Concerns over slowing China growth and a spike in COVID-19 cases in Europe have stymied the global equity markets rally with stocks struggling to cling to recent record highs and the euro looking on track for a second straight week of losses.
While US stocks closed at a record high on Thursday, aided by consumer discretionary and tech sectors, the optimism faded noticeably in the Asian session with the regional index set to close down 1 per cent for the week.
European stock indices edged higher in early London trading on Friday though sentiment was more cautious with a European stock market volatility gauge holding near two-week highs.
"Markets are consolidating after heady gains in the dollar and front-end bond yields in recent weeks and investors will turn their focus to the preliminary PMI data next week," said Kenneth Broux, an FX strategist at Societe Generale in London.
"In the case of the eurozone, instead of inflation we are going to pay a bit more attention on whether the new COVID restrictions are already having an impact on services activity."
High frequency data in recent weeks has shown economic activity is struggling as inflation has surged, though the deceleration in economic activity in Europe is more than in the United States with a rush of COVID-19 cases weighing on sentiment.
Europe has again become the centre of the pandemic, prompting some countries, including Germany and Austria, to reintroduce restrictions in the run-up to Christmas.
Daily new cases as a share of the population are now higher than in the United States, are rapidly catching up with the UK, and are close to the numbers in Eastern Europe, Capital Economics said.
MSCI's broadest gauge of world stocks held less than 0.5 per cent below a record high hit earlier this month though Asia-Pacific shares look set for a weekly decline of 1 per cent.
Hong Kong shares were down more than 1 per cent, dragged by index heavyweight Alibaba after the Chinese e-commerce firm's shares tumbled more than 10 per cent as its second-quarter results missed expectations due to slowing consumption, increasing competition and a regulatory crackdown.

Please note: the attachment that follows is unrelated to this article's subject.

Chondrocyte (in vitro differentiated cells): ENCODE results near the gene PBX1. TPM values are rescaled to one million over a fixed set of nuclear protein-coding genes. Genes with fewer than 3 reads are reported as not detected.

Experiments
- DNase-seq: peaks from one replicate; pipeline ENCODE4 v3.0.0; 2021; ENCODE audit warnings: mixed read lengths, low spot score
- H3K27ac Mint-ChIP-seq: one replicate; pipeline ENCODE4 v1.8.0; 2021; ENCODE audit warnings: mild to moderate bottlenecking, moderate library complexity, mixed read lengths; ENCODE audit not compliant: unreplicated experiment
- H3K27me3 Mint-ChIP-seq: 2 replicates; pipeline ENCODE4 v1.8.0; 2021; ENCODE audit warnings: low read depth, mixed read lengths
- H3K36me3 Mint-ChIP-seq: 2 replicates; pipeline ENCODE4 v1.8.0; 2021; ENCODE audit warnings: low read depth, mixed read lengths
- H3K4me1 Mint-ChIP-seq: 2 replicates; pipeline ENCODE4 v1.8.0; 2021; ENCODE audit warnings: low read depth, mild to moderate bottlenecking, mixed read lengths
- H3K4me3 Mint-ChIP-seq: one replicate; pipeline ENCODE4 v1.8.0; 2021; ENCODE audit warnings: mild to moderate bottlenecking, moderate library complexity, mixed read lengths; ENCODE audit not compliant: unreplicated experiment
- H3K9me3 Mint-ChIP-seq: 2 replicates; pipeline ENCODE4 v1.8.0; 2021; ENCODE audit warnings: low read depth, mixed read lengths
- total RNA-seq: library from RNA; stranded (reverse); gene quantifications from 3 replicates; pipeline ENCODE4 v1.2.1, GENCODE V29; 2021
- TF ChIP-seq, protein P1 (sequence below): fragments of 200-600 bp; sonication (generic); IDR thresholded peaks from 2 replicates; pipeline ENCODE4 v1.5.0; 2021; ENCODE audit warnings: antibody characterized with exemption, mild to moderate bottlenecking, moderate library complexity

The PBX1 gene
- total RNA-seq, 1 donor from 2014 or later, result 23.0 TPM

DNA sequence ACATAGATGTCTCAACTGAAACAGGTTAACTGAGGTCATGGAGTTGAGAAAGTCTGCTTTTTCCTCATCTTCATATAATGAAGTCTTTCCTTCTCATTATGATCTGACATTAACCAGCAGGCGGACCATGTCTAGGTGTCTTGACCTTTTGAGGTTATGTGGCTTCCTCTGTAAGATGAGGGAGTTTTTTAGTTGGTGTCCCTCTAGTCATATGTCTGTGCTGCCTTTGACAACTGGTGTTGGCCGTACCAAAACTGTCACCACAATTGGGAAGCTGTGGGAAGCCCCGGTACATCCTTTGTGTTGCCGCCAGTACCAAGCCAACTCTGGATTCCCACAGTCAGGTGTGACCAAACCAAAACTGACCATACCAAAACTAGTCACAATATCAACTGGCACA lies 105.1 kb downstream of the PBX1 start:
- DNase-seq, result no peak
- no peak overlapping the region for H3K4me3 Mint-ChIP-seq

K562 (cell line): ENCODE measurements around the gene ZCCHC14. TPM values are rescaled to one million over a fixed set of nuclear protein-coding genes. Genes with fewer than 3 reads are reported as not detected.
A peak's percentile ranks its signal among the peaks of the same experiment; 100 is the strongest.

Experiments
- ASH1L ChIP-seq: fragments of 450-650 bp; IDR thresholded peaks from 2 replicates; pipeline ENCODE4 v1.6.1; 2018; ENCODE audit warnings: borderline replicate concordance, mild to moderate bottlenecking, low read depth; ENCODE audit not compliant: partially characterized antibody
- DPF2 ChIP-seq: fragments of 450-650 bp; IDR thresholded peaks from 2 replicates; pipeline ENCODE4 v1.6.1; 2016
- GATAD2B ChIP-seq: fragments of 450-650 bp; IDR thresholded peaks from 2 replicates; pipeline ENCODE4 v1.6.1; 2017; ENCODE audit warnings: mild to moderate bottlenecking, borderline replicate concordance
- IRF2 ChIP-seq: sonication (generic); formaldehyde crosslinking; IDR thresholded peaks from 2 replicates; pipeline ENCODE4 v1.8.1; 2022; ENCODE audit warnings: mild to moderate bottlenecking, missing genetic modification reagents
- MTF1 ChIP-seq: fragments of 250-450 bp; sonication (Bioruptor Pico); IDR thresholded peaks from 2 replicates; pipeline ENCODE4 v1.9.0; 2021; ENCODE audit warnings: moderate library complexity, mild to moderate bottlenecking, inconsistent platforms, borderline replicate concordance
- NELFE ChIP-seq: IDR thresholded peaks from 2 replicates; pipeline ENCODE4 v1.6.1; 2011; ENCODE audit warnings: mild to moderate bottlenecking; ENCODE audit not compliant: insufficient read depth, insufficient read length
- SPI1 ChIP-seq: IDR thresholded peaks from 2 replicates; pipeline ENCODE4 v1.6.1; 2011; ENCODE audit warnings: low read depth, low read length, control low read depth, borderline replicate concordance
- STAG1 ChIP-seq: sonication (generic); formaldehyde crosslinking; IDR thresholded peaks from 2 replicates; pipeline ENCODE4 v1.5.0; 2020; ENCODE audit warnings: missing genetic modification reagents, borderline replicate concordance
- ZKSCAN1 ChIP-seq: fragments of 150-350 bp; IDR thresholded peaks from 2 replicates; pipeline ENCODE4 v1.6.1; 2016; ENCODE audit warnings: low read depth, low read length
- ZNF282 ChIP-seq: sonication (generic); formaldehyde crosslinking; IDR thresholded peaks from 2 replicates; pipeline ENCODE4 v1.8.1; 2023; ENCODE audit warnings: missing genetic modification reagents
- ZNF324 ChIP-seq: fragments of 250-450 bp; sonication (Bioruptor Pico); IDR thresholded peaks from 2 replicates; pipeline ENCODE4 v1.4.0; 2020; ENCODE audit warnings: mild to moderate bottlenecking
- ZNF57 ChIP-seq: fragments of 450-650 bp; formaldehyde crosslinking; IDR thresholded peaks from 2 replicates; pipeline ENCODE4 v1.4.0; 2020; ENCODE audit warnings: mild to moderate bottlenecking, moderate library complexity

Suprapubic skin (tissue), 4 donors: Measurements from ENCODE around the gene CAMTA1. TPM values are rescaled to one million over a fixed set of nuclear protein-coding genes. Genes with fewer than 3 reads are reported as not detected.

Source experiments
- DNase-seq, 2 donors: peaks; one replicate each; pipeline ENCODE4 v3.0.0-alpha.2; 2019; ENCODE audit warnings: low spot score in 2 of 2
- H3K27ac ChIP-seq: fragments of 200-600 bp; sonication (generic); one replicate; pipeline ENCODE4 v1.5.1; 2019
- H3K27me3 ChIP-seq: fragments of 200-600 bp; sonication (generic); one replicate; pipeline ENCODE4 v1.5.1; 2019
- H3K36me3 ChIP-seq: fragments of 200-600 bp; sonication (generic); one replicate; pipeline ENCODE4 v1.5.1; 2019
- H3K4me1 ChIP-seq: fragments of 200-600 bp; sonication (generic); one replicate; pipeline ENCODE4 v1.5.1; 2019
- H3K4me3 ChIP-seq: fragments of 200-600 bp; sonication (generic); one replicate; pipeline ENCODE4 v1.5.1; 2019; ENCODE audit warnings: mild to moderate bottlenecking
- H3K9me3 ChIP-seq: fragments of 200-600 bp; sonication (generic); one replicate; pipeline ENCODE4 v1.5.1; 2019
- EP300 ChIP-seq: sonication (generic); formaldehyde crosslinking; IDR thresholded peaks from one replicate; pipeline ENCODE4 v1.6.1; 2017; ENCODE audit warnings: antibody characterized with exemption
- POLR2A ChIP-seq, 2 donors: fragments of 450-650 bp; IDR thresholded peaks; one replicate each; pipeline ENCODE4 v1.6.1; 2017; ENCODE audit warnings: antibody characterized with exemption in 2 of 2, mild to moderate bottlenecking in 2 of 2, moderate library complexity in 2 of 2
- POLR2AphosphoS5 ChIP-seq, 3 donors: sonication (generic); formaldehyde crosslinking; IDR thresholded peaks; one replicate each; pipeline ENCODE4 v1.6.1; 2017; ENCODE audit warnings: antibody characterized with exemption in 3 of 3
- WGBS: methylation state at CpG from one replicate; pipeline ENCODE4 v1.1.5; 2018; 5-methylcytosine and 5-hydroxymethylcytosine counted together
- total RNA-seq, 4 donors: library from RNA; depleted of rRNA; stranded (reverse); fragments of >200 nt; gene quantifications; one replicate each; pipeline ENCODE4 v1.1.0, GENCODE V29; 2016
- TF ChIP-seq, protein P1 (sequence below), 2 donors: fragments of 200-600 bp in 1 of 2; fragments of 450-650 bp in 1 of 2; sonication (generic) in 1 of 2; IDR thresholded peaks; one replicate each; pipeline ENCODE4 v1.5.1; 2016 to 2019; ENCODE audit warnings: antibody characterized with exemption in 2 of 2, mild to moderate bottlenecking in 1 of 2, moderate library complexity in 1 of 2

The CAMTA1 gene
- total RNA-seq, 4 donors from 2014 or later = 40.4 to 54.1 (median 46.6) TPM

Alibaba numbers came in the wake of a recent sharp slowdown in Chinese retail data, fuelling concerns over a broader slowdown in the recovery of the world's second-largest economy.
Sentiment was a downbeat in currency markets with the US dollar standing tall versus its major rivals, up 0.3 per cent on the day while the euro held near six-year lows versus the Swiss franc
The single currency has been on the receiving end this week after policymakers pushed back on market expectations the European Central Bank will raise interest rates to quash rising inflation.
The euro is down more than 1 per cent this week versus the US dollar, a second consecutive weekly drop.
US benchmark Treasury yields were steady below the 1.60 per cent levels with investors waiting for news on the next Federal Reserve chief announcement due in the coming days.
Turkey's lira lingered near Thursday's record low. The lira weakened about 6 per cent after the central bank, under pressure from President Tayyip Erdogan, cut rates again to take the benchmark to 15 per cent even as inflation closes in on 20 per cent.
Oil prices continued their recent volatility. US crude rose 0.96 per cent to $US79.77 a barrel. Brent crude rose 0.97 per cent to $US82.03 per barrel.
Elsewehere, bitcoin is headed for its worst week in six months - 20 per cent below recent record highs.